Thursday, October 16, 2014

Day 3 of Paris.

 Once we had repaired ourselves after a long day walking, it was time to recharge the bTteries Nd have some dinner
This was to be our last full day of the independent Parisienne lifestyle.
We have been so busy for the past 21/2 days becoming familiar with local landmarks and traversing along this romantic river, that time has flown and this time tomorrow we will be established in our new residence on the Seine. This will be our home for the next 11 days and even though we have very much enjoyed our initial foray into all things French, step 2 promises to be even more exciting than step 1.
So, up with the birds today....speaking of, I am certain crows caw here with a distinct French accent. They do sound different to the crows of home and are more guttural sounding. Perhaps it's related to standing on the heads of so many statues that are prolific around this wonderful city, who knows.
Anyway, as I wrote, we arose early today to ensure we fitted in as much as we could.
Breakfast was amply provided yet again by The Citadines and we ventured forth a little after 9 this morning.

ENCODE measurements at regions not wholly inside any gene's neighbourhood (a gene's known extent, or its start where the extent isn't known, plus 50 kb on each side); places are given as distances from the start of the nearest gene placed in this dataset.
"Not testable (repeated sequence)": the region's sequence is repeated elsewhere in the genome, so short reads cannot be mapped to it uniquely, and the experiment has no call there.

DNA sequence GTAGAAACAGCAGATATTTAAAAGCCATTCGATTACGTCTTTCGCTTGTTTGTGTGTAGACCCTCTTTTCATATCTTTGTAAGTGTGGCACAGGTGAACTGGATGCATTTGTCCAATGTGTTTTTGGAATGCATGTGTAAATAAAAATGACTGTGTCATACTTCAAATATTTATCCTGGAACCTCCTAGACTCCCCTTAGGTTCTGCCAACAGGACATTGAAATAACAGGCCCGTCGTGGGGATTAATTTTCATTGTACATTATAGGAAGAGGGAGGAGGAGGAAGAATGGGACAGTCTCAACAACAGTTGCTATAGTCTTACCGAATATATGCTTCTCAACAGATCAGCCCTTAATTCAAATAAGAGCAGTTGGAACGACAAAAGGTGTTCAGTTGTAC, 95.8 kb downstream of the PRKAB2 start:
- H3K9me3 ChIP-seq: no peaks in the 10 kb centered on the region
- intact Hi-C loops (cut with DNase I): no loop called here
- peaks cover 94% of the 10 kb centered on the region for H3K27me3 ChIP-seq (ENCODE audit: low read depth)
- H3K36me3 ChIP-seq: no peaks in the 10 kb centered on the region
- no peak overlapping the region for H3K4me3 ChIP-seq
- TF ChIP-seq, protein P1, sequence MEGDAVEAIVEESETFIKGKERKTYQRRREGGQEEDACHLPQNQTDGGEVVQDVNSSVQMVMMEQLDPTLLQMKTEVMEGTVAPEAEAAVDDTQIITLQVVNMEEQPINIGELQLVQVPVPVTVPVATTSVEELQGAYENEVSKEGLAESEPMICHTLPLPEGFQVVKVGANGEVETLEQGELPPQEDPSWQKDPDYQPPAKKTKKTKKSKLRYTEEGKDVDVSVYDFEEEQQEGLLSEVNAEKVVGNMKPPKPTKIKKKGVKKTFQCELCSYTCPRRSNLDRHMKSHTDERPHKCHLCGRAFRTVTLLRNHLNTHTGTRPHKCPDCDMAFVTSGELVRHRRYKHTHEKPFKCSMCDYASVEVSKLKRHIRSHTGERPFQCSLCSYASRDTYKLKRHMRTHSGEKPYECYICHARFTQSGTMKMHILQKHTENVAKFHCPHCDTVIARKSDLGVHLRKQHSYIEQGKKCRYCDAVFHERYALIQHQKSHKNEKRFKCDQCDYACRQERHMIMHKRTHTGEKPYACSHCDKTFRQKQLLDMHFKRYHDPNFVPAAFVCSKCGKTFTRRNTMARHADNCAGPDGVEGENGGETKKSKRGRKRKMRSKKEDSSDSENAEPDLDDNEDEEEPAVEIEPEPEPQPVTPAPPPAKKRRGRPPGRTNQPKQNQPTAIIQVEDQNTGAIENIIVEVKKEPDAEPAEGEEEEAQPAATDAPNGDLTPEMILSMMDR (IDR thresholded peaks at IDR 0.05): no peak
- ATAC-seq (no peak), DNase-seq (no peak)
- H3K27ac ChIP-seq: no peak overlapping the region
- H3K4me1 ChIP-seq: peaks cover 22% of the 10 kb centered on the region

Once again there were numerous beggars who had slept rough over night, even across the road from the hotel outside a shoe shop that I had selected a pair of shoes from (in my dreams). 200 E was the asking price but they looked decidely comfortable. This adventure is just starting out though so I don't want to spend all my money in one hit and I consequently desisted in purchasing them.
It had rained a little overnight and this morning the sky was decidedly overcast with grey clouds looming over the Eiffel Tower way.
We decided to walk to our first stop this morning as according to the maps it is not too far.
So, walk we did and just when we weren't too sure and asked a lovely lady who offered to help us foreigners with maps going every which way, she laughed and said "you are there"!
Loosely translated, this means we had arrived at the back end of Le Louvre. I was looking for the pyramids made of glass but didn't realise the whole vast area of the world famous art museum was in fact an enormous former castle (one of many here in Paris) and was built around a town enormous town square to be precise.